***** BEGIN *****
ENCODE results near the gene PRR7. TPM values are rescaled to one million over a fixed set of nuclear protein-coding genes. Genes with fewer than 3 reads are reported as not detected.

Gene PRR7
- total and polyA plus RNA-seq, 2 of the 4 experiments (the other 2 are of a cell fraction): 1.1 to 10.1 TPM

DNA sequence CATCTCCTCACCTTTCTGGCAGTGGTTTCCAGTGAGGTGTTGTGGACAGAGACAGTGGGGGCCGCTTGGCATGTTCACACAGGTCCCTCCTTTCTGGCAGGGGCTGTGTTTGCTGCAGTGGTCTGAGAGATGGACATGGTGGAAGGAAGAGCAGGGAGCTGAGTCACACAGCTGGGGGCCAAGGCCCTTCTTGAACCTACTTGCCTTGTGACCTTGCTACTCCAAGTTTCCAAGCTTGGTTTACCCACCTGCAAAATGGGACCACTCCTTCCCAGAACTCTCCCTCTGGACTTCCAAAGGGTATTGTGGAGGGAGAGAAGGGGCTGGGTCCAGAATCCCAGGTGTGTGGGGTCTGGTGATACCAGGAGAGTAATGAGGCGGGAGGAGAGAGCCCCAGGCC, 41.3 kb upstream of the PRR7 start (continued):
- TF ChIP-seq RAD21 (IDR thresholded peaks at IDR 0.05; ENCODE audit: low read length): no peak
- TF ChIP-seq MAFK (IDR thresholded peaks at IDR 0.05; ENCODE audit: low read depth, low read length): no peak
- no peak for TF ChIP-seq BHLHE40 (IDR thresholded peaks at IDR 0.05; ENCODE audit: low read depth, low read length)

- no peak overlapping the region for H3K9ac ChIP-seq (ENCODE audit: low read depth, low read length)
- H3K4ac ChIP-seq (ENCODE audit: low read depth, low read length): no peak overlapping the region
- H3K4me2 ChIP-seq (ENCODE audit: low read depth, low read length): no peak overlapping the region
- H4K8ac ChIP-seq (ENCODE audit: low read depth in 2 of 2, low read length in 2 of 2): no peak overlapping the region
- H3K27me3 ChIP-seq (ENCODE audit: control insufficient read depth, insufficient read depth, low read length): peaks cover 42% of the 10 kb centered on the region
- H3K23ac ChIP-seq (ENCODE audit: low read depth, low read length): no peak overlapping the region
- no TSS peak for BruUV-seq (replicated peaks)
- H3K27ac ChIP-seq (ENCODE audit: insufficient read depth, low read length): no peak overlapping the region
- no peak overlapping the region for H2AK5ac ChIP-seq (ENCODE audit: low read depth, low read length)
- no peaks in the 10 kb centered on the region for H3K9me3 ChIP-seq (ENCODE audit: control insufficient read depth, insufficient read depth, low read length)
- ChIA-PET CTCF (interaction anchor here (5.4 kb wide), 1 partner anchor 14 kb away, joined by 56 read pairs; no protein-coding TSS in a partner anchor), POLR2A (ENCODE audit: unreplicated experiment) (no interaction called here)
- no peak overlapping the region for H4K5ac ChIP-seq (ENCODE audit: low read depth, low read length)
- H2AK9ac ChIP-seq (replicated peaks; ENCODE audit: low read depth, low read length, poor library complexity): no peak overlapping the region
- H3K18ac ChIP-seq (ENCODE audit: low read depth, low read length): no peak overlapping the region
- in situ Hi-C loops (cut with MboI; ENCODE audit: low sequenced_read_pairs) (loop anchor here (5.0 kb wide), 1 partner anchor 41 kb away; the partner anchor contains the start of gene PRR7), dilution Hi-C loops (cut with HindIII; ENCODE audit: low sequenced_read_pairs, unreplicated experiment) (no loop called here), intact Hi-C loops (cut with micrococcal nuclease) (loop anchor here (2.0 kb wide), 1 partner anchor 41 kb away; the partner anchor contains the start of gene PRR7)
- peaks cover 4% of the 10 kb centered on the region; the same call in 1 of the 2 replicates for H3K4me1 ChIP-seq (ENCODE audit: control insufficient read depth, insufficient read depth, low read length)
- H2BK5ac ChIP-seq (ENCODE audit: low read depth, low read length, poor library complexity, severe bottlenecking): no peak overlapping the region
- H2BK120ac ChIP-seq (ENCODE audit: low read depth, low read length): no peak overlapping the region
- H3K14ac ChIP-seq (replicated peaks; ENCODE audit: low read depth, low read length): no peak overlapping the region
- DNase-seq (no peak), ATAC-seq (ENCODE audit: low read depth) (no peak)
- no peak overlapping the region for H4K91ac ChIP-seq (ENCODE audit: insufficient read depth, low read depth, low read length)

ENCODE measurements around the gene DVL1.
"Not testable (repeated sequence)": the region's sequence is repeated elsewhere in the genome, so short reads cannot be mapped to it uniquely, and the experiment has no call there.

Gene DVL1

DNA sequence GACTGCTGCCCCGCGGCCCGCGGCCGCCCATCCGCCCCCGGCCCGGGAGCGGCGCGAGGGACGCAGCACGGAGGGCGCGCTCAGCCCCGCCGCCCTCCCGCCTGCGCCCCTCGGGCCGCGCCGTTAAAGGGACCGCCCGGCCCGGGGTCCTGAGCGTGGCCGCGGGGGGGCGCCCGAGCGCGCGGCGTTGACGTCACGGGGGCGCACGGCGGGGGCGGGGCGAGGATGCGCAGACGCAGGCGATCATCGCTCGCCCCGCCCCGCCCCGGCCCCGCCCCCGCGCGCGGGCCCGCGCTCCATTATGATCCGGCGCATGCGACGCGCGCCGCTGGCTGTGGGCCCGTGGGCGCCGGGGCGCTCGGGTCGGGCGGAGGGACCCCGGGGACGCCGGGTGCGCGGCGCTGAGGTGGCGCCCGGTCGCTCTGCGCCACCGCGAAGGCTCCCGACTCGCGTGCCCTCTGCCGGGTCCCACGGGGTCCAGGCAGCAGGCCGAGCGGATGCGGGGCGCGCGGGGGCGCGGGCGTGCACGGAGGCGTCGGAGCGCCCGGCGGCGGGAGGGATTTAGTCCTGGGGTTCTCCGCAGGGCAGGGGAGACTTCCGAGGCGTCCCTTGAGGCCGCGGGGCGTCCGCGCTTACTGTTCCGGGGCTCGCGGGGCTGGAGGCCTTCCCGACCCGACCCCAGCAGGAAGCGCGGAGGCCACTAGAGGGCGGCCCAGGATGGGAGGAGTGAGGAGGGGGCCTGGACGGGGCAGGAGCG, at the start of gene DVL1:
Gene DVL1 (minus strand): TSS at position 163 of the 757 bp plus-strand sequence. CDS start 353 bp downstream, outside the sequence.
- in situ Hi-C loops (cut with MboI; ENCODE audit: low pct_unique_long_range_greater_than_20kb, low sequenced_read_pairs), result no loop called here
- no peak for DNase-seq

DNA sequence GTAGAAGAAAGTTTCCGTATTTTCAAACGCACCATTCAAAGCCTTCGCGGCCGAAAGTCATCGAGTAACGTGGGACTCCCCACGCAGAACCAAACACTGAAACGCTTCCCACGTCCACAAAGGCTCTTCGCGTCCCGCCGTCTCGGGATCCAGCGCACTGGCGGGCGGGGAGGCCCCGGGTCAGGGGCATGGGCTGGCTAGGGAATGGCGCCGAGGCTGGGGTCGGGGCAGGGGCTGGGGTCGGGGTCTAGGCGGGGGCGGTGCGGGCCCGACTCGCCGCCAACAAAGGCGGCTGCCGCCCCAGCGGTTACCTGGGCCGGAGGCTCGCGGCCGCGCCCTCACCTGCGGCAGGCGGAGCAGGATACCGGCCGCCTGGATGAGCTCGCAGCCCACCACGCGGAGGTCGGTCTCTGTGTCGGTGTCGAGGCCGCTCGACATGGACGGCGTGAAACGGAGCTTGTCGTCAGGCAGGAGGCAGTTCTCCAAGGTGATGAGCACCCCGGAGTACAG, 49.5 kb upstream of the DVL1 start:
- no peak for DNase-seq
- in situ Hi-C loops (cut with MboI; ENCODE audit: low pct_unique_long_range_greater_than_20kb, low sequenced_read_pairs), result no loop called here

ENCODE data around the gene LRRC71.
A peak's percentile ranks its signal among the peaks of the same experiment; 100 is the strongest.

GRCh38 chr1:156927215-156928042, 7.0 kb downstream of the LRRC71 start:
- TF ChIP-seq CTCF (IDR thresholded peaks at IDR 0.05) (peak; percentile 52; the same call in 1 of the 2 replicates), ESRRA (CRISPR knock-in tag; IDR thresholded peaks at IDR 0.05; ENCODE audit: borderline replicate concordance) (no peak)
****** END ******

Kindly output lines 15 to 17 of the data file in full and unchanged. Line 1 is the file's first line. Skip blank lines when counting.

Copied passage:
- H3K27ac ChIP-seq (ENCODE audit: insufficient read depth, low read length): no peak overlapping the region
- no peak overlapping the region for H2AK5ac ChIP-seq (ENCODE audit: low read depth, low read length)
- no peaks in the 10 kb centered on the region for H3K9me3 ChIP-seq (ENCODE audit: control insufficient read depth, insufficient read depth, low read length)